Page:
Watch out! Apparently, these super tasty nut wedges are quite addictive… I realized this, when a friend of mine, who had tasted some of them a couple of days ago, walked to me today and asked me in this whispering voice “Do you have more nut wedges?” It sort of felt like being a dealer 😉 But I have to admit, they were so tasty, that you could hardly stop eating before the box was empty!
This German classic is so rich in both taste and texture, it’s unbelievable. The shortcrust base is super crisp, while the nut topping is very moist, all topped of with a sweet and slightly bitter chocolate garnish – perfect! It is definitely one of my all-time favorite from the German baking world, maybe even from the global one 😉 So, hash your hazelnuts and get ready to get addicted to some pretty awesome cookie alternative!
|For the Base:||For the Topping:|
|300 g flour||200 g butter|
|130 g butter||200 g sugar|
|100g sugar||200 g hashed hazelnuts|
|10 g vanilla sugar||200 g hashed almonds|
|1 tsp baking powder||20 g vanilla sugar|
|2 eggs||6 tbsp jam (apricot or strawberry)|
|200 g couverture chocolate|
Knead the ingredients for the base together to a shortcrust pastry and let it rest in the fridge for 30 minutes. Be careful not to overknead the pastry. Slowly melt the butter for the topping in a large pot. Add sugar, vanilla sugar, nuts and almonds as well as 4 tbsp water and let simmer whilst stirring. Preheat the oven to 165°C. Spread a baking sheet with baking parchment and roll the shortcrust pastry evenly until the entire sheet is covered. Use a tablespoon to spread the jam onto the pastry. Finally spread the nut topping on the pastry. Bake at 165°C for about 35 minutes until the nuts start to turn color.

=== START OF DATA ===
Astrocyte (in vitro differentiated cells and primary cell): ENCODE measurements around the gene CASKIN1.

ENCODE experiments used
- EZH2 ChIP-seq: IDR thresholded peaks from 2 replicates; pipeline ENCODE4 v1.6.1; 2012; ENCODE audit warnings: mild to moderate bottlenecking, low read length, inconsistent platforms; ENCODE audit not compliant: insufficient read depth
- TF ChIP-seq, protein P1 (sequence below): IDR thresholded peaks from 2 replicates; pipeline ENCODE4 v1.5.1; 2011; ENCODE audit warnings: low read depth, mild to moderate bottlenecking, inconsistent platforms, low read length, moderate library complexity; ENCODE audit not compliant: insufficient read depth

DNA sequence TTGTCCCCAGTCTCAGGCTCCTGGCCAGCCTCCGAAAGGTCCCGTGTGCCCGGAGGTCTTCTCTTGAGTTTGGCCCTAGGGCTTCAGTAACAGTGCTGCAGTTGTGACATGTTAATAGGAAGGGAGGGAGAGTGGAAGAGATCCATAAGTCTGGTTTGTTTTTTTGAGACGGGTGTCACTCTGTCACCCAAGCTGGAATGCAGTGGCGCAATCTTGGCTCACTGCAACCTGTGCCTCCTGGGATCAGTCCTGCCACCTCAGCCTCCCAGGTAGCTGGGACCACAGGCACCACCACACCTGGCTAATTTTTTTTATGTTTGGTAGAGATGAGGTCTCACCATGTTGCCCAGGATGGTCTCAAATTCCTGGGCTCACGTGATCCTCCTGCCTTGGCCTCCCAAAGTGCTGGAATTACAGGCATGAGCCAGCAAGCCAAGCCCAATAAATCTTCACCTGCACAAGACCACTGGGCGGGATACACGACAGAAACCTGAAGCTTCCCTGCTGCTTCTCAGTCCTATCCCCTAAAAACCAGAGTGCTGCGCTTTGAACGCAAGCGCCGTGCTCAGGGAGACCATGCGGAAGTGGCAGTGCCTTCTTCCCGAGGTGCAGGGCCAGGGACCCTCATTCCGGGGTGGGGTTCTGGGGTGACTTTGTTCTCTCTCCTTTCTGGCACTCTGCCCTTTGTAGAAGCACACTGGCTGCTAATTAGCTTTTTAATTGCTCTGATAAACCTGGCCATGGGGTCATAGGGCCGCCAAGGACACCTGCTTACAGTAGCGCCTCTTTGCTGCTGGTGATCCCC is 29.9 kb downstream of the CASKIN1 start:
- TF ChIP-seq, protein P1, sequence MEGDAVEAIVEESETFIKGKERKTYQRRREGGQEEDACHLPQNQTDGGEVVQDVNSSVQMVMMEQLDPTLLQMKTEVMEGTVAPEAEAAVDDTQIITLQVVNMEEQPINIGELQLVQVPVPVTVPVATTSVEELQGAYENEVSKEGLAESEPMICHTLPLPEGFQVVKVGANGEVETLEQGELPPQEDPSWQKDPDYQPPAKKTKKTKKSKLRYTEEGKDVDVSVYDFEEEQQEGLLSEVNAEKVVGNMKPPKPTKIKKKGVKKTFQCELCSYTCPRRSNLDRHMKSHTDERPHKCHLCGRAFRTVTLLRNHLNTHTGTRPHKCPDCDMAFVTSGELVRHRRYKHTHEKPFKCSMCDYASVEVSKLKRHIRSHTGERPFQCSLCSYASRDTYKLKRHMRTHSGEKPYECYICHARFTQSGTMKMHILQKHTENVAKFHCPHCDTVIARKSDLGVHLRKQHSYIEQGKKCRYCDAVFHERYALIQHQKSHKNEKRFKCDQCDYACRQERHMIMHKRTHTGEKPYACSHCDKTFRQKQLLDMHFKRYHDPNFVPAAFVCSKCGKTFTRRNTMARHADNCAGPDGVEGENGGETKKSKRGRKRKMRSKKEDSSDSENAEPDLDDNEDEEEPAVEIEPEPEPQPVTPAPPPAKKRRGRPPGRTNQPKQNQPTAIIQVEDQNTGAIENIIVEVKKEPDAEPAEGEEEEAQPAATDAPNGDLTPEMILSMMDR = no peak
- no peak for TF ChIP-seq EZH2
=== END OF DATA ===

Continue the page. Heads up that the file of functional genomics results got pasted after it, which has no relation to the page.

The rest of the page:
After taking the sheet out of the oven, use a sharp knife to cut the pastry into even triangles. Let cool down on the sheet and do not separate the triangles from each other. This way they will keep their moist texture. When the pastry has cooled down, temper the chocolate and decorate the triangles.
Tip: I decorated them the traditional way, covering the cutting edges in chocolate. However, 200 g of chocolate was not enough to decorate all of the wedges that way. But you could for example just dip the corners into the chocolate to make sure the chocolate lasts 🙂